As shown in Table 1 below, notwithstanding the lack of complete and accurate information in HRMIS, for the divisions tested GRW timelines were significantly higher than standard:
Table 1 – Average period for members reported GRW as at March 1, 2013:
Division #GRW on HRMIS Average # Months
1 7 7.1
2 187 9.4
3 39 7.1
4 28 7.5
Total 261 7.78
Considering it was reported in 2010 that “E” Division had over 200 members on Long Term Sick Leave it is unlikely it is one of the Divisions included in the Audit so lets’ use the hypothetical scenario of 800 members annually on ODS for 2 months or 1/6th of a year prior to coming back on GRW with the Cst. salary of $39/hr. RCMP members are paid for 2,087 hours per year, so 2 months represents 348 hrs or $13,572 in salary. If you multiply that by 800 members which would be a conservative estimate, the cost is $10,857,600 or more than double the cost of having each employee see a psychologist once a year.
No, I am not naive enough to believe seeing a psychologist once a year is going to eliminate Operational Stress Injuries (OSI”s) but it would go a long way to preventing/mitigating not only OSI’s but a number of other issues related to mental health. It would also check off a box on every Commissioned Officers ”Performance Agreement” which seems to be the primary (if not the only) reason for doing things in today’s environment. This simple action would provide employees with an additional resource (maybe their only resource in some cases) in the eventuality they do suffer an OSI, provide them with an opportunity to develop strategies to increase resiliency to OSI’s early thereby reducing the long term effects and above all promote and educate everyone on mental health.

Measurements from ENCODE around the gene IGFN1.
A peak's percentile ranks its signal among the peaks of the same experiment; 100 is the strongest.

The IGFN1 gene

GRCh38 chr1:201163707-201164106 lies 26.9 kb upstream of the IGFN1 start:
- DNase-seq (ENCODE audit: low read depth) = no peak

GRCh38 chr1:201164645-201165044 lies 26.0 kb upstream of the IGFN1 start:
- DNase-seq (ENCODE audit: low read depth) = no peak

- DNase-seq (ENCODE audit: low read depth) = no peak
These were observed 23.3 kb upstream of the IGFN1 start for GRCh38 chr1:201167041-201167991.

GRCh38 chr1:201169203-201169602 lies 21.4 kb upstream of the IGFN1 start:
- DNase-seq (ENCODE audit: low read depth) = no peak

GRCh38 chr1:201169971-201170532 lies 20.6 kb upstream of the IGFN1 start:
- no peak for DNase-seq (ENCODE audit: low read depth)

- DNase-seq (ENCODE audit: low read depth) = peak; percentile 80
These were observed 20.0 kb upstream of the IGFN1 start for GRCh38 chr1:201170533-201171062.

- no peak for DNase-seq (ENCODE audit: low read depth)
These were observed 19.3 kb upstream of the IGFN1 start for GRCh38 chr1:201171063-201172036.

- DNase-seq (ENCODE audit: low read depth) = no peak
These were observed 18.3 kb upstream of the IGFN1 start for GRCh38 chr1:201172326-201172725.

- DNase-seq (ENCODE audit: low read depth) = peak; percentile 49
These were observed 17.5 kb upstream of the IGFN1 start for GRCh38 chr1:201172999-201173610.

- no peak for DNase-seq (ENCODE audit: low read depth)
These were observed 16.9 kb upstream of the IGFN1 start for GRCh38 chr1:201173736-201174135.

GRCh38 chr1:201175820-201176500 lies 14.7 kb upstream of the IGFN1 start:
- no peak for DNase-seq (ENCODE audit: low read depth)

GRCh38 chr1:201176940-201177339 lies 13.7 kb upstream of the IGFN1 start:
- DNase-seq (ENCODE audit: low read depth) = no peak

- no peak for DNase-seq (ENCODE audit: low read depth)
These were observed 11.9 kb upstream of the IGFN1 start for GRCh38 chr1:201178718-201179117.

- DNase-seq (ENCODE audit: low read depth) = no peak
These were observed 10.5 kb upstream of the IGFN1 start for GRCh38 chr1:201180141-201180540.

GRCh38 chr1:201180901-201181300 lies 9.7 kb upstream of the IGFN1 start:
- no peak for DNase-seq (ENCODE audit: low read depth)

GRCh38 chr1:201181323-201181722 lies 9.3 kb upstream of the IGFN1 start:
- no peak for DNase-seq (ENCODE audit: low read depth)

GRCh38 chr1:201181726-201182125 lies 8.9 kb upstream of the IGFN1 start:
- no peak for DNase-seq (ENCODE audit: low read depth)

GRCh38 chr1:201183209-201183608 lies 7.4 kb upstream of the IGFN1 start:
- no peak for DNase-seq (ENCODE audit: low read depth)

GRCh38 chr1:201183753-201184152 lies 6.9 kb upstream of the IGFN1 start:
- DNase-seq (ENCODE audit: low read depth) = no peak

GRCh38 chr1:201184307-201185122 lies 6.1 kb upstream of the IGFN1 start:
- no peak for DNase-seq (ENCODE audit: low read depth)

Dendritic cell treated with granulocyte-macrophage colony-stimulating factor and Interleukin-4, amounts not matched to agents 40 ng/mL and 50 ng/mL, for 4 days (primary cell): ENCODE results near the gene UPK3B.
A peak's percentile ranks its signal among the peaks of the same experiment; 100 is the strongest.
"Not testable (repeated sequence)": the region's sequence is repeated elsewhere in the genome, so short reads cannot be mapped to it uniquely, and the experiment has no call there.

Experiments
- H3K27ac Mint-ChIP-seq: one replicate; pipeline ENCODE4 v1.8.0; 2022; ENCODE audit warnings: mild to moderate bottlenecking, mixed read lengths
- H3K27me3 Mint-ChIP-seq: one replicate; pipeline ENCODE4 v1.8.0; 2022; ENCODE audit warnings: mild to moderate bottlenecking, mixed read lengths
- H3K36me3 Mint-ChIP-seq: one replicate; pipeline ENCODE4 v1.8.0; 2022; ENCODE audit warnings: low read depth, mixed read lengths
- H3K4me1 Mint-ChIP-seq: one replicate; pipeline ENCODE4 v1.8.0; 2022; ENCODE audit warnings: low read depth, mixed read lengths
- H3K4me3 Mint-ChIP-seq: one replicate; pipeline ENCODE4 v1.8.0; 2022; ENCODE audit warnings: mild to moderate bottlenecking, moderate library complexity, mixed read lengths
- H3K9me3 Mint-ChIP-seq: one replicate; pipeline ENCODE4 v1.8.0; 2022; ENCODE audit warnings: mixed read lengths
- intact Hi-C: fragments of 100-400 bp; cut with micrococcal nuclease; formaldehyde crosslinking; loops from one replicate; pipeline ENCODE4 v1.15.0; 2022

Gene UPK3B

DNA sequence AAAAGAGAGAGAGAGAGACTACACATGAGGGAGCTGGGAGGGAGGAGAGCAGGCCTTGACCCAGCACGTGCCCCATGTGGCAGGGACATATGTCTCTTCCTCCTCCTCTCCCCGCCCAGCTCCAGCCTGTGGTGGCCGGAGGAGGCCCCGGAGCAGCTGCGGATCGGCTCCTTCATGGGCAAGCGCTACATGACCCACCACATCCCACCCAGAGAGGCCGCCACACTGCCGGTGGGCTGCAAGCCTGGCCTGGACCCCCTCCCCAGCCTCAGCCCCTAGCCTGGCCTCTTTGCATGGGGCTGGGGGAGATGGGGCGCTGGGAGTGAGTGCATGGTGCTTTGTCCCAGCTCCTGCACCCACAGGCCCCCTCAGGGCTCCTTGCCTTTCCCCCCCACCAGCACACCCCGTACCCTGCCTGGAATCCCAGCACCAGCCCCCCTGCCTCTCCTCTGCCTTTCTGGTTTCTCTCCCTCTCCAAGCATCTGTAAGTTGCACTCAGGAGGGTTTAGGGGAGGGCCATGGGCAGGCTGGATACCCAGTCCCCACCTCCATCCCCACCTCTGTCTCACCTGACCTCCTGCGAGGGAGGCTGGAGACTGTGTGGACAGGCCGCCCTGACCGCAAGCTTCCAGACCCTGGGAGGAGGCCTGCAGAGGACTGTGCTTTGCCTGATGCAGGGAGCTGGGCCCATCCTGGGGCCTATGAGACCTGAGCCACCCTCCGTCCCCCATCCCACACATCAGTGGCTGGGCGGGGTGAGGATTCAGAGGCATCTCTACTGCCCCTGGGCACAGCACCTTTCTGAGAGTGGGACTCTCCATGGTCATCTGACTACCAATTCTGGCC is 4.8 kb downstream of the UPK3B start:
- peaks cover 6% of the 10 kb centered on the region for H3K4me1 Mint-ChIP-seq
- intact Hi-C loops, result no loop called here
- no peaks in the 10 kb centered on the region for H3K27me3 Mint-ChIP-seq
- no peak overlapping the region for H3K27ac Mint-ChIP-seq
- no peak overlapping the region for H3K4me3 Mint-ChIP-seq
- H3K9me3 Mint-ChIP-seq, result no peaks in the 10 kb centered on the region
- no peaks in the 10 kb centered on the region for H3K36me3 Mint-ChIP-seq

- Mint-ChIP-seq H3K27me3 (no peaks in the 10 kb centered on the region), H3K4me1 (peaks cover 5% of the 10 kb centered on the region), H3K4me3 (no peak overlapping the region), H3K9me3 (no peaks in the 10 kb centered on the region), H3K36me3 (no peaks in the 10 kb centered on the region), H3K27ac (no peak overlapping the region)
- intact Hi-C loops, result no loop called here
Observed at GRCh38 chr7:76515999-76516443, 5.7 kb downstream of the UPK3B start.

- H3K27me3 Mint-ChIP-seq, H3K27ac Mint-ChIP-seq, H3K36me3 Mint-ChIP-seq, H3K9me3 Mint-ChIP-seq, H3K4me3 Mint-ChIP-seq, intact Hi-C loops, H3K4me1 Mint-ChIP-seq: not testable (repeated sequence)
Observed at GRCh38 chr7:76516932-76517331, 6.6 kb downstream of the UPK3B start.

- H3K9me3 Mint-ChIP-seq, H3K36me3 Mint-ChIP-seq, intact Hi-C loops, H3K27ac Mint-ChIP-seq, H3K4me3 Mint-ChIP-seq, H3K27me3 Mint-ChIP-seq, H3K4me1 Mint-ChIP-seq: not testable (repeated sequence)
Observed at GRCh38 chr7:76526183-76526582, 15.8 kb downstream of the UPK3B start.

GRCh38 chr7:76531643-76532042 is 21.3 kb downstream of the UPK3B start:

The RCMP Mental Health Strategy 2014-2019 listed the following as key areas:
The strategy focuses on five key areas:
4. Early detection and intervention
5. Continuous improvement.
The requirement for employees to see a psychologist as part of mandatory medicals addresses all 5. The cost everyone is so concerned about in all likelihood would be recovered multiple times over through reduced ODS and GRW. I am not one to write the Public Safety Minister, Provincial Justice Minister or the Commissioner as you are quickly labelled a “disgruntled employee”, “uniformed” or “trouble maker” and I am none of them. I visited a former colleague the other day and he told me I was too “passionate” about the force when I was working and I am still too “passionate” about it. I like everyone else served proudly and despite the pitfalls of certain individuals within the organization there are a far greater number of employees (past and present) who are as passionate as I am and if we all stand together change on this issue is possible. Yes, there is a significant cost to providing mental health services but there is a far greater cost to “not providing mental health services”. Above all, maybe there won’t be a next time someone feels they have no option other than to sacrifice their own life.
S/Sgt. R.T. Miller (retired)
We write this note with a very heavy heart, we have lost another RCMP member, Const. Jean-Pascal Nolin, a 10-year veteran of the force, reportedly parked his cruiser at the Metcalfe Street side entrance to the Thomas D’Arcy McGee building, between Sparks and Queen streets, then walked in to the offices of the force’s A Division Parliament Hill detachment, located in the building, and shot himself. He leaves behind a spouse and two young children.